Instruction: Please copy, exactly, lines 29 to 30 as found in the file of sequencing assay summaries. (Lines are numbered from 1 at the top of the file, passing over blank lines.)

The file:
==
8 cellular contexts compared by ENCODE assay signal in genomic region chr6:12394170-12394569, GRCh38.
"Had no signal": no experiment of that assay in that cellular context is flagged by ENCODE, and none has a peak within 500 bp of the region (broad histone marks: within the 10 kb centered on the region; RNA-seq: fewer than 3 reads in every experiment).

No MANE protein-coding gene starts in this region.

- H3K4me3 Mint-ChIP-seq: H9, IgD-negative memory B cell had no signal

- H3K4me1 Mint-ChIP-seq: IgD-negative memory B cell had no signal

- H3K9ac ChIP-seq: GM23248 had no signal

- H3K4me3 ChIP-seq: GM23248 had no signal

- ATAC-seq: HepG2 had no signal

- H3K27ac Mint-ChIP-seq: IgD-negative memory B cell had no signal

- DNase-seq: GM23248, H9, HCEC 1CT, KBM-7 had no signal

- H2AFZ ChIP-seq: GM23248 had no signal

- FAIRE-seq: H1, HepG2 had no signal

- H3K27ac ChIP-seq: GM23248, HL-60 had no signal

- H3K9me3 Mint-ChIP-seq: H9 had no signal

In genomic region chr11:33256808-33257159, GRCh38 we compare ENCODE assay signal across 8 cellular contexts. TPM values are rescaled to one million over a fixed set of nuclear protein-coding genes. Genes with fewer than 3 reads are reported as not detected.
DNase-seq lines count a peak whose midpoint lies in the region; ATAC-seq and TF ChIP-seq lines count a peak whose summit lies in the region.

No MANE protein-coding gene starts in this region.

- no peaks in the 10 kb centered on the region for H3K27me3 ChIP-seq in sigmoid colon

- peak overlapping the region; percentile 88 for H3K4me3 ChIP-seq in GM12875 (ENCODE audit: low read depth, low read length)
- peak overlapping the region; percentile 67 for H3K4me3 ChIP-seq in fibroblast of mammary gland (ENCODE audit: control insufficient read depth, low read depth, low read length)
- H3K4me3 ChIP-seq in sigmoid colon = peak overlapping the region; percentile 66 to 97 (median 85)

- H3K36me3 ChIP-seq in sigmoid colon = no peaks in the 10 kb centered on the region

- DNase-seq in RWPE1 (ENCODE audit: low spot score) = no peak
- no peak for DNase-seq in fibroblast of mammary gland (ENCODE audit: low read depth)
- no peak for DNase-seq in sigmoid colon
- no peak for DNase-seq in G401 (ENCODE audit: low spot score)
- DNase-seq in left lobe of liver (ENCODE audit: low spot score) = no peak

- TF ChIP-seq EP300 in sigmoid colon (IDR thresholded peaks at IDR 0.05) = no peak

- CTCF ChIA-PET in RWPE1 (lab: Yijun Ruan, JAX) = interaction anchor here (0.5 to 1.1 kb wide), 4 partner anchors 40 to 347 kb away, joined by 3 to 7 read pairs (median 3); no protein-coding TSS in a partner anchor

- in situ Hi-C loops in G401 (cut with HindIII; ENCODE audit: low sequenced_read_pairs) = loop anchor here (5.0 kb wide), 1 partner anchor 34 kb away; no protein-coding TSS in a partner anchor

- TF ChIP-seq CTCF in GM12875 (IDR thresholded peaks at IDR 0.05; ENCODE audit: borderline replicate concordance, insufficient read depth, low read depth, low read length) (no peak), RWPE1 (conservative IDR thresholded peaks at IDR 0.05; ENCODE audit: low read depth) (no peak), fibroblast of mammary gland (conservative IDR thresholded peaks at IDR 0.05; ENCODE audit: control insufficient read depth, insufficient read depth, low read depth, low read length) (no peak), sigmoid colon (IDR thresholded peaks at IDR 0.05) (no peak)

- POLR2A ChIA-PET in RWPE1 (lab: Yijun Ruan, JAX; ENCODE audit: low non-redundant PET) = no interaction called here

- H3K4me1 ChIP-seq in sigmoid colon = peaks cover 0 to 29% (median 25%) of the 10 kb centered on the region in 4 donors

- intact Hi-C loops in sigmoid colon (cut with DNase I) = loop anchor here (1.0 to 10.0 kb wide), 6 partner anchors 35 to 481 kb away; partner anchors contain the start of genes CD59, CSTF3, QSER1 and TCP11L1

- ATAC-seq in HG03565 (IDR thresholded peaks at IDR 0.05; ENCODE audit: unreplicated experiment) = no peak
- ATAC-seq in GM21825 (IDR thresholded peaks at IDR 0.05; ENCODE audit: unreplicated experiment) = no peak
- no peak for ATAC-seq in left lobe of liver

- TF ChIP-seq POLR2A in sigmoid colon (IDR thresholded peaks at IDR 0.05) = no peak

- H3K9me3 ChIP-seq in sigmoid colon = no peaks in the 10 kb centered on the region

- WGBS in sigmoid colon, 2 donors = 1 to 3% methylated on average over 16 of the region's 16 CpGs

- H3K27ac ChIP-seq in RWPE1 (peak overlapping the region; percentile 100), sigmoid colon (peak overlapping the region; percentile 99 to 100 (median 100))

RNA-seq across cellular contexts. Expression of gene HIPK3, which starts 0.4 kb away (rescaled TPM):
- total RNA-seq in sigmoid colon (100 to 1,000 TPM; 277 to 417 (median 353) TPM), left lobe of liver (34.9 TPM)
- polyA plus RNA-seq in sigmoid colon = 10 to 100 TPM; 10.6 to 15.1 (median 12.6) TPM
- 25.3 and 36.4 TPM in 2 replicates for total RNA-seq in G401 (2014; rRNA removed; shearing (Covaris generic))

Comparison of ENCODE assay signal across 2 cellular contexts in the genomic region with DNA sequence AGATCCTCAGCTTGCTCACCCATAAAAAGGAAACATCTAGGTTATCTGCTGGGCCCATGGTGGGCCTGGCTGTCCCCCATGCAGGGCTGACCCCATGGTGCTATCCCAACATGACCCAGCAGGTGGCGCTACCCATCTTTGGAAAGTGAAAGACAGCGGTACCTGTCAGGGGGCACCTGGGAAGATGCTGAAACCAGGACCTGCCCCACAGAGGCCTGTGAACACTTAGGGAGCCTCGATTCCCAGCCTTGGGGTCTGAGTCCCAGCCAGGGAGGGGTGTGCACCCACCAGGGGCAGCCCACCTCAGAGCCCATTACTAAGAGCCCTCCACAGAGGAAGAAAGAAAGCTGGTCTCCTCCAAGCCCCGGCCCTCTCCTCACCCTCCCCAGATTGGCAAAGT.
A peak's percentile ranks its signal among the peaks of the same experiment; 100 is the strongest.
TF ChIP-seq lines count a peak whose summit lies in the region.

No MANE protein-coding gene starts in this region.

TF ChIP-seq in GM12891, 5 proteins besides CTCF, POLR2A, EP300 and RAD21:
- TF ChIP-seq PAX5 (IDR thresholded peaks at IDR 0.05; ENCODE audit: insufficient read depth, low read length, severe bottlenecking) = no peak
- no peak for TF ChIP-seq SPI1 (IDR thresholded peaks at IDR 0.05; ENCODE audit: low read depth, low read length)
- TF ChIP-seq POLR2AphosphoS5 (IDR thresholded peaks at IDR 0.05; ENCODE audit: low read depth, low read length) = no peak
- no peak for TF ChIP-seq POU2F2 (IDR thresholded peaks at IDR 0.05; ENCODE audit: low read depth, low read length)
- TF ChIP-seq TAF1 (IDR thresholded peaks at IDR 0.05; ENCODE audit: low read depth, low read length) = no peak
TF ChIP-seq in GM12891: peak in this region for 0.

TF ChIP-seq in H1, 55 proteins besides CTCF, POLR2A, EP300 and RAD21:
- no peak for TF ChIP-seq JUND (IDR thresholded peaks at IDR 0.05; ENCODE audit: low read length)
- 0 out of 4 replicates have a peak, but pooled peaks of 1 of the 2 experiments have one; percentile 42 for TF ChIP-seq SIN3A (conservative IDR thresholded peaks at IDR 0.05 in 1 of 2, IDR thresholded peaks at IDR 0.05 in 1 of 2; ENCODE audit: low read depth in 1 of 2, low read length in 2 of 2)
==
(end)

- CTCF ChIA-PET in RWPE1 (lab: Yijun Ruan, JAX) = interaction anchor here (0.5 to 1.1 kb wide), 4 partner anchors 40 to 347 kb away, joined by 3 to 7 read pairs (median 3); no protein-coding TSS in a partner anchor

- in situ Hi-C loops in G401 (cut with HindIII; ENCODE audit: low sequenced_read_pairs) = loop anchor here (5.0 kb wide), 1 partner anchor 34 kb away; no protein-coding TSS in a partner anchor